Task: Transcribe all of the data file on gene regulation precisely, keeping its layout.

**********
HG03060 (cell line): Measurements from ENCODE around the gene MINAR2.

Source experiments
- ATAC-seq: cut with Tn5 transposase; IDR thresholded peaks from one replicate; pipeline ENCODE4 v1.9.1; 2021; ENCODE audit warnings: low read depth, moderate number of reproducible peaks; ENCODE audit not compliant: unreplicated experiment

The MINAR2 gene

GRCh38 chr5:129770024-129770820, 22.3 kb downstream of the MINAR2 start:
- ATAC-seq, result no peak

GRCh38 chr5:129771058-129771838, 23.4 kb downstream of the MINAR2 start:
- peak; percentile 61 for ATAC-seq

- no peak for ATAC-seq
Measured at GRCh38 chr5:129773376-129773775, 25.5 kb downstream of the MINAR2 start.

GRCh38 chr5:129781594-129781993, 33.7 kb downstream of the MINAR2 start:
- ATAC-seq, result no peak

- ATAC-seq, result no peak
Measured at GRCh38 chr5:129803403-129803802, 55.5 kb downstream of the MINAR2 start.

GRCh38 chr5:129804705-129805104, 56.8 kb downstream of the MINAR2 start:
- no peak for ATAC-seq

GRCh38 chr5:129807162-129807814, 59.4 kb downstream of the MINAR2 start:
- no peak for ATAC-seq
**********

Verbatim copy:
HG03060 (cell line): Measurements from ENCODE around the gene MINAR2.

Source experiments
- ATAC-seq: cut with Tn5 transposase; IDR thresholded peaks from one replicate; pipeline ENCODE4 v1.9.1; 2021; ENCODE audit warnings: low read depth, moderate number of reproducible peaks; ENCODE audit not compliant: unreplicated experiment

The MINAR2 gene

GRCh38 chr5:129770024-129770820, 22.3 kb downstream of the MINAR2 start:
- ATAC-seq, result no peak

GRCh38 chr5:129771058-129771838, 23.4 kb downstream of the MINAR2 start:
- peak; percentile 61 for ATAC-seq

- no peak for ATAC-seq
Measured at GRCh38 chr5:129773376-129773775, 25.5 kb downstream of the MINAR2 start.

GRCh38 chr5:129781594-129781993, 33.7 kb downstream of the MINAR2 start:
- ATAC-seq, result no peak

- ATAC-seq, result no peak
Measured at GRCh38 chr5:129803403-129803802, 55.5 kb downstream of the MINAR2 start.

GRCh38 chr5:129804705-129805104, 56.8 kb downstream of the MINAR2 start:
- no peak for ATAC-seq

GRCh38 chr5:129807162-129807814, 59.4 kb downstream of the MINAR2 start:
- no peak for ATAC-seq